Higher Concerns

By David Hazony

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sraelis are worried about their leadership. The Jewish state’s political life is never without its share of controversy, but the last year has seen a monsoon of scandals and mishandled crises—including the war in Lebanon, in which admirable aims were eviscerated by diplomatic and military failure; the withdrawal from Gaza, in which the uprooting of thousands of families from their Gaza homes emboldened Israel’s enemies on multiple fronts; and the criminal investigation or indictment of the country’s justice minister, president, and two successive prime ministers—a situation so acute as to make many Israelis wonder whether there is not something more profound at play, a kind of deterioration of public life, or perhaps a breakdown in the mechanism that is supposed to produce leaders of integrity and skill who dedicate themselves to public service.
How do great leaders arise? There are, of course, so many intangibles of character that make for the combination of judgment, steadfastness, and courage necessary to lead. But there is one investment a society can make which may contribute directly to the emergence of good leaders: In the area of education, and especially higher education. Great leadership begins with citizens who are deeply familiar with, and committed to, the history, ideas, and values of their people. To produce wise political and cultural figures, a nation’s schools must provide tomorrow’s leaders not only with the proper skills required for political activity, such as public speaking and organization, but also with a serious education in history, literature, philosophy, and other disciplines collectively known as the “humanities.” For this reason, some schools, such as Columbia University and the University of Chicago, require students to study a “core curriculum,” a set of specific courses covering the classic works of Western civilization with which every educated person should be familiar. In this way, the universities have historically seen their role as fostering the next generation of citizens and public servants who would have the perspective, wisdom, and strength of character necessary for exercising sound judgment on behalf of their communities and their nations.
The Jewish state, too, was founded on a vision that included a dream of creating a new generation of Jews capable of leading their people in their new, sovereign life. Theodor Herzl envisioned the establishment of a Jewish university, and even canvassed the Ottoman Sultan for its establishment in Jerusalem. Chaim Weizmann, writing in honor of the founding of the Hebrew University in 1925, argued that the new Jewish institution would “shelter within its walls teacher and disciple animated by the spirit that they are all building a home... for Jewish values which will not only be the soul and the guide of our effort in Palestine, but will radiate out its influence into the world, and make its contribution to humanity.” Albert Einstein, too, believed that the Jewish university had the capacity to “demonstrate with the greatest clearness the achievements of which the Jewish spirit is capable.” The university, he believed, would become “a great spiritual center which will evoke the respect of cultured mankind the world over.”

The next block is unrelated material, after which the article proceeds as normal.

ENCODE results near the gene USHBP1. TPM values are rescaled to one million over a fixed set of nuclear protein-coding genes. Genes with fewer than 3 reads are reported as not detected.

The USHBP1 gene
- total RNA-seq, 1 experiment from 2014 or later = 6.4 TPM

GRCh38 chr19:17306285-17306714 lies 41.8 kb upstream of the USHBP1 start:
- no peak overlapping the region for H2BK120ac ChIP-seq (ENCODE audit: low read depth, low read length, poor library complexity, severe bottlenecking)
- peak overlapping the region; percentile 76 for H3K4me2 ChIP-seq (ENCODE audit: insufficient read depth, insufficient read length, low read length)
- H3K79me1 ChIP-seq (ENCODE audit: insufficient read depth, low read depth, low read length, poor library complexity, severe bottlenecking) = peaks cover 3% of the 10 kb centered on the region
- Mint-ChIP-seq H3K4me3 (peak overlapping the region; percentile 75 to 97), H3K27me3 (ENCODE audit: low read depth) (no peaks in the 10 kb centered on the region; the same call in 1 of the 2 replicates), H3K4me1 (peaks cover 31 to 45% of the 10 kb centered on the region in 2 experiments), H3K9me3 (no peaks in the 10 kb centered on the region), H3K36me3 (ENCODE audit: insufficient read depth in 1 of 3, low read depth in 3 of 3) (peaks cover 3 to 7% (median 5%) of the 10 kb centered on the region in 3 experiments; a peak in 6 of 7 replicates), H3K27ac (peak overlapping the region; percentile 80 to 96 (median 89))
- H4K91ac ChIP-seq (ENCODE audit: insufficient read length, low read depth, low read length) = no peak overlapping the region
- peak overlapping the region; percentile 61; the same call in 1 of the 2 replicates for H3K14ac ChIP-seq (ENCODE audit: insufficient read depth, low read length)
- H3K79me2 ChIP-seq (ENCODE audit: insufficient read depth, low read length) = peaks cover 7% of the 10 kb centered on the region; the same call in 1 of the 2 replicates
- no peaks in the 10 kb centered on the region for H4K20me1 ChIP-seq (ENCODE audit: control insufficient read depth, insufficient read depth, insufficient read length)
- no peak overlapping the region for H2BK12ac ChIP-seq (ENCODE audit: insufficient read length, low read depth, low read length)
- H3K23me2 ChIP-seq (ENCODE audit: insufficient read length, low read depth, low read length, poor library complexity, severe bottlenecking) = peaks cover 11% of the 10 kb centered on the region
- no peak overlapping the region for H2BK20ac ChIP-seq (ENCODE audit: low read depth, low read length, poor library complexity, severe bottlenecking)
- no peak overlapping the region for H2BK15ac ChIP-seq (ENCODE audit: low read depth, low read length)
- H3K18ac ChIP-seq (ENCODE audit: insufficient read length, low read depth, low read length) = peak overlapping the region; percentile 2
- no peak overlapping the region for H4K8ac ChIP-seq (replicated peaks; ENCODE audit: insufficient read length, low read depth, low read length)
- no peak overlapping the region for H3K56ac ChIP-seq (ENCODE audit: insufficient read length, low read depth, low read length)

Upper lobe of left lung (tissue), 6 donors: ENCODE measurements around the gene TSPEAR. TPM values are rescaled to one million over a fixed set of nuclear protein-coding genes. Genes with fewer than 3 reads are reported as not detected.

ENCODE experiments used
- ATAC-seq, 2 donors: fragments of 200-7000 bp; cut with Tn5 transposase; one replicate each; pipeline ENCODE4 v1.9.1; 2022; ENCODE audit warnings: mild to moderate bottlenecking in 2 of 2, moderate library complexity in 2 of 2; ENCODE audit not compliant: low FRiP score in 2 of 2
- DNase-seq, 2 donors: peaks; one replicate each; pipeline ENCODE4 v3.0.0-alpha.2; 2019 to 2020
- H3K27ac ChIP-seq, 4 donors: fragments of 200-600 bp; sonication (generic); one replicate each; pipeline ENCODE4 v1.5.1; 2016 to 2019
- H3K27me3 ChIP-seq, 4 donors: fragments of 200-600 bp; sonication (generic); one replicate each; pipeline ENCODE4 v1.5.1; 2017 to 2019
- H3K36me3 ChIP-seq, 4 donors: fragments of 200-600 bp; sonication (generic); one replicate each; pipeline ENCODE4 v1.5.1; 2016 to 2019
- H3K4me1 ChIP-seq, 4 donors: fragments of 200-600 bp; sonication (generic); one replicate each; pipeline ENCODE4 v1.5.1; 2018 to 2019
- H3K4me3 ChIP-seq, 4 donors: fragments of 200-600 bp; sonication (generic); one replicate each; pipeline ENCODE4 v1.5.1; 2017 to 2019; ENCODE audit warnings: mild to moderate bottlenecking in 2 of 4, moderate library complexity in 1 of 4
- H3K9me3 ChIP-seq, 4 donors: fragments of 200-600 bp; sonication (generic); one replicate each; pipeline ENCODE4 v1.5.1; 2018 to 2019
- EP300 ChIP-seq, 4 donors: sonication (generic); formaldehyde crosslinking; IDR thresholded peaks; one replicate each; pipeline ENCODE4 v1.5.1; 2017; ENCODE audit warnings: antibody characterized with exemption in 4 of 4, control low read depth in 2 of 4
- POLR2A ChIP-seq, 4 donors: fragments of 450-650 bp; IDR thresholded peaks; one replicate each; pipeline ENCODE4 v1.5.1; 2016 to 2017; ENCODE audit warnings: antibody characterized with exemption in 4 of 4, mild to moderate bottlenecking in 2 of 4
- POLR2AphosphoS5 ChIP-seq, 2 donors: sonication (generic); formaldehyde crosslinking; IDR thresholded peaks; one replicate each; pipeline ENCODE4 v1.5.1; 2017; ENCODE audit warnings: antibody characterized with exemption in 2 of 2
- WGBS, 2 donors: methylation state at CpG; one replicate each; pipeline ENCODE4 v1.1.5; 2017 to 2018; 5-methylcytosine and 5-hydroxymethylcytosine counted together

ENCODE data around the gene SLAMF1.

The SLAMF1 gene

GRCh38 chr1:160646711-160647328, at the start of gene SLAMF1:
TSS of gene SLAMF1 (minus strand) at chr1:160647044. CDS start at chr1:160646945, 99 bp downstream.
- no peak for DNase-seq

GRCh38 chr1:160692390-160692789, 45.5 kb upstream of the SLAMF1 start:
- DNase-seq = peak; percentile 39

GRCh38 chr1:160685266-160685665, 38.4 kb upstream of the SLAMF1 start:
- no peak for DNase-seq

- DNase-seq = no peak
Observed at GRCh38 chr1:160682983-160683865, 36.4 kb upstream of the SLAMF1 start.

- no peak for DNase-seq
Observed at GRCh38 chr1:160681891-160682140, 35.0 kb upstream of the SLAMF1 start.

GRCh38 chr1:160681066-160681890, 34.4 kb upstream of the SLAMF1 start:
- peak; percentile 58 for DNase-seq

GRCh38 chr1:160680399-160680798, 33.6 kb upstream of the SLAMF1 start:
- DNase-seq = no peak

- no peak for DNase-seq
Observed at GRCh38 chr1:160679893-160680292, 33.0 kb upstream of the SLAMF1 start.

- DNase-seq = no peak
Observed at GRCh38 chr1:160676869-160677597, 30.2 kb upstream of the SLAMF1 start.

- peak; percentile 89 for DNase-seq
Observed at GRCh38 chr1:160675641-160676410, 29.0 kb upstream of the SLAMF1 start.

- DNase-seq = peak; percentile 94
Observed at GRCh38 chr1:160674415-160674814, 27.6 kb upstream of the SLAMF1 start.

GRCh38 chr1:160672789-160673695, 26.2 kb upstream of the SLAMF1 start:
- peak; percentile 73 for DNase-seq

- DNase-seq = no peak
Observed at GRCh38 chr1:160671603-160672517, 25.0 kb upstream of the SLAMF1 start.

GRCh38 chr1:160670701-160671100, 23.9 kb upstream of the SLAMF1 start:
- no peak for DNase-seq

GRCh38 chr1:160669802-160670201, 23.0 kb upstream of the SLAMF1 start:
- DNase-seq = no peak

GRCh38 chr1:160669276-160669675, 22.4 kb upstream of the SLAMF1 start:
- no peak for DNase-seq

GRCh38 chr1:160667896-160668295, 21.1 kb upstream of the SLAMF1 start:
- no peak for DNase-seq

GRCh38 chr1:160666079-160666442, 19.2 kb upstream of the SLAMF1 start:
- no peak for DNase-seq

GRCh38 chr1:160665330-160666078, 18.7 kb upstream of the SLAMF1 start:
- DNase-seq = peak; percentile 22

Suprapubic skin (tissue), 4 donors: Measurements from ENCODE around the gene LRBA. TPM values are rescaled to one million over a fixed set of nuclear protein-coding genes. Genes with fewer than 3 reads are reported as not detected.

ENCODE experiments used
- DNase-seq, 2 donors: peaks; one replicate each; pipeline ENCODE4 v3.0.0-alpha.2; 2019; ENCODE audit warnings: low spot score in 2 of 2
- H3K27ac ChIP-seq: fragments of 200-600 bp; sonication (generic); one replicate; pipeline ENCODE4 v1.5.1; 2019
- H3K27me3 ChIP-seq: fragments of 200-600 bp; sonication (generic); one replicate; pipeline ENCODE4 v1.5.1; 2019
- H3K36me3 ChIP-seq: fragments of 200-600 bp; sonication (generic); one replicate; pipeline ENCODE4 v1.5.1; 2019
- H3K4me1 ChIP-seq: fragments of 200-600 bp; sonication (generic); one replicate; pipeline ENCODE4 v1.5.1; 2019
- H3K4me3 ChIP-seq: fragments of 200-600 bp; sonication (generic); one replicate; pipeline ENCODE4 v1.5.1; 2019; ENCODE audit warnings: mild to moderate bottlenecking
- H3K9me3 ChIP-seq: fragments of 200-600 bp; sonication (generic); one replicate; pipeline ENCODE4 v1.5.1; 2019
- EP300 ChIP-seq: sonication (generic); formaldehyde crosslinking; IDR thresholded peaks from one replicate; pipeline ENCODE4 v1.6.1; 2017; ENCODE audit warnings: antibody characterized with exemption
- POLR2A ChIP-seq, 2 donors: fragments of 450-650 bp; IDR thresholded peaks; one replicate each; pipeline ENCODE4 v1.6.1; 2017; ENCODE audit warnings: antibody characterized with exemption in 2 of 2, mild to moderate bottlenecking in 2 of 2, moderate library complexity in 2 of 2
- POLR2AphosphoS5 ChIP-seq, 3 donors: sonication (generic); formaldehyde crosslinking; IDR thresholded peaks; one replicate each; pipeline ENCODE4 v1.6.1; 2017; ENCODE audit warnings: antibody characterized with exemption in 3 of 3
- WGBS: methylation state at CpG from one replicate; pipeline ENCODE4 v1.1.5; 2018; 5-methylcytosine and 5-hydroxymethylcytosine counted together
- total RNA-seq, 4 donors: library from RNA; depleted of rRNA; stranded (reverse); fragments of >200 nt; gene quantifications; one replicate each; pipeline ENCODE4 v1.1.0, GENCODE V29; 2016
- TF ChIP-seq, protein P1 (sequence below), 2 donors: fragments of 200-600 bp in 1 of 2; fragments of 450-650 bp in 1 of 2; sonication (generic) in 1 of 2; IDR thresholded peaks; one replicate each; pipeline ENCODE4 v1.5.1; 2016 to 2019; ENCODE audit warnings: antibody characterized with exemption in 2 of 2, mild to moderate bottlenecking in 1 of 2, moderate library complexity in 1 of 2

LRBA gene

In a Jewish state, of course, such a vision would not mean simply the re-creation of the same humanities programs taught in non-Jewish settings. Heirs to a tradition which produced the Bible and the Talmud, Jews have always understood that they possessed not only a unique way of life, but also a message for the world grounded in a unique Jewish understanding of life, morality, God, and the ways of the world. It was the supreme dedication to this worldview which led Jews around the world to endure hardship and persecution rather than abandon their identity. Even those Jews who knew little about their own heritage understood that they were protecting something precious—a message of enduring relevance not just for ourselves, but for all mankind. In order to develop a future of thoughtful, historically minded, uniquely Jewish leaders, a new concept of humanities would have to be developed—what we may call a “Jewish humanities.” Such a curriculum would combine the riches of Western civilization, to which both Israel and Diaspora Jewry consider themselves the heir, with those of the Jewish tradition, from the Bible to the Talmud to modern Hebrew literature.

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